This Action makes up the VIII Sectorial Plan for the Resources of the Sea (PSRM), and is coordinated by the Navy of Brazil, through the Hydrography and Navigation Directorate.
The GLOBAL OCEAN OBSERVATION SYSTEM (GOOS) was created by the Intergovernmental Oceanographic Commission (IOC), in cooperation with the World Meteorological Organization (WMO) and the United Nations Environment Programme (UNEP), in light of the provisions of the UN Convention on the Law of the Sea (UNCLOS) and Agenda 21. Brazil has ratified the UNCLOS, and adhered to Agenda 21, recognizes the need to develop a Global Observation System, to better understand and monitor changes in the oceans and their influence.
Also, considering the extent of sea area that is of national interest, upon which sustainable development shall be ensured, the country has seen it fit to define its participation, by creating the GOOS/Brasil Pilot Program, approved by the Inter-ministerial Commission for the Resources of the Sea (CIRM), in its 133th Ordinary Session, held on 30/Apr/1997.
GOOS/Brasil Program became fully operational the collection, analysis and transmission of data across the entire oceanic region under Brazilian sovereignty and jurisdiction, generating products that bring socio-economic impacts to the country.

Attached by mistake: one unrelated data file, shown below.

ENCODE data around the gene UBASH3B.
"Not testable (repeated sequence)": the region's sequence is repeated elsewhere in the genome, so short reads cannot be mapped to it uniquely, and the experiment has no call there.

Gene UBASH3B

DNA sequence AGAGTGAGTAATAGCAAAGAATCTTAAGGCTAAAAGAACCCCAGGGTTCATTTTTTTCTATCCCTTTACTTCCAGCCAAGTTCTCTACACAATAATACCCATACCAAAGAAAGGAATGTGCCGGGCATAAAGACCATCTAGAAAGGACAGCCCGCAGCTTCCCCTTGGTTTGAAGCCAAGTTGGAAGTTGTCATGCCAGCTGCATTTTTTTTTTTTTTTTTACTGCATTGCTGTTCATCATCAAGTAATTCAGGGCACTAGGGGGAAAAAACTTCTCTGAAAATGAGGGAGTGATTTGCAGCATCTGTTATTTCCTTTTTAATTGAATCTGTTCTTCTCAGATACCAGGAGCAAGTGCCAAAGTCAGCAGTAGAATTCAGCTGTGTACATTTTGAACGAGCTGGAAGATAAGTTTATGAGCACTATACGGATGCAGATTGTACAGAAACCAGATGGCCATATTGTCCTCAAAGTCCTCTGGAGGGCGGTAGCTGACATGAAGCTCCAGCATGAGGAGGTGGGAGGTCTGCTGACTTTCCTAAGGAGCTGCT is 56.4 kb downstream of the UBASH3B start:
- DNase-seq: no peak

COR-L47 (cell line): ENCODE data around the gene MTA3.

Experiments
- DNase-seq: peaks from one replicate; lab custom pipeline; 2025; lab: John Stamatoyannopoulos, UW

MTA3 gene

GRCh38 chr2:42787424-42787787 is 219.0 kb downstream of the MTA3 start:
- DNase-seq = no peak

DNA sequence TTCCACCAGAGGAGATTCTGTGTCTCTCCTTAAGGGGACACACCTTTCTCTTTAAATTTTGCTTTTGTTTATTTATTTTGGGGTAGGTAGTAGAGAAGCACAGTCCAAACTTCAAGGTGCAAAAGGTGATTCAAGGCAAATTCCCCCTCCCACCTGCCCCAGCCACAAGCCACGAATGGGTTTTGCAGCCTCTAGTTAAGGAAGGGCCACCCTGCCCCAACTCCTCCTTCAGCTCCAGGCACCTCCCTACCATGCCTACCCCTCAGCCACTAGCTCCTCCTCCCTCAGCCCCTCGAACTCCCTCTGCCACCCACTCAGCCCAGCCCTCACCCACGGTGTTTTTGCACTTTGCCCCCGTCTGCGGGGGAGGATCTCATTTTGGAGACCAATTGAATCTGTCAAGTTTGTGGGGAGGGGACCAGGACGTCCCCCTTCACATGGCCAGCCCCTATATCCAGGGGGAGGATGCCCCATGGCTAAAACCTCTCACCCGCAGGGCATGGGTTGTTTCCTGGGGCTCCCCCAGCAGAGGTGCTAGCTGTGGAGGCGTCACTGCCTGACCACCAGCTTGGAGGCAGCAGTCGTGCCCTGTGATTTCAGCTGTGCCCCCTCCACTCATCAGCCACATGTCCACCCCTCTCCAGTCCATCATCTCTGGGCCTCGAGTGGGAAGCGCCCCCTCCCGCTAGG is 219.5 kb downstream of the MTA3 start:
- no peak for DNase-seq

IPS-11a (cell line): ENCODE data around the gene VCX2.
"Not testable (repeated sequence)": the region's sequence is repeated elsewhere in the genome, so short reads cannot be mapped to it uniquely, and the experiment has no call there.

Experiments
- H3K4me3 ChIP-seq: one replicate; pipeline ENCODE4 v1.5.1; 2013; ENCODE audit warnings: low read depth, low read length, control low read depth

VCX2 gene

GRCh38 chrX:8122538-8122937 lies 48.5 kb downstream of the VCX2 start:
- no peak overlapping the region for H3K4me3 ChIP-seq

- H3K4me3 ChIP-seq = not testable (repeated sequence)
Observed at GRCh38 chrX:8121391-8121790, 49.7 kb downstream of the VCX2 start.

The country's large urban populations are located mostly along the coast, and activities of socio-economic relevance are developed, influenced by natural phenomena and human actions. The impacts of these phenomena and actions, including climate change, are caused by integrated processes at the local, regional and global levels and, as such, require monitoring at the different scales.
Therefore, knowledge of the role of the oceans and their components is crucial - as well as of the atmosphere and its interactions - in order to contribute to the improvement forecasting of the weather, climate and extreme natural phenomena, such as droughts, floods, storms, among others, that may have strong impacts on the lives of people and on the sustainability of local economies.
Currently, the Brazilian Ocean and Climate Observation System, coordinated by the GOOS/Brasil Executive Committee, is composed of a system comprised of four Observation Networks and a Research Project, namely:
- Network for collecting oceanographic and climatological data using moored and drifting buoys in the South Atlantic (PNBOIA);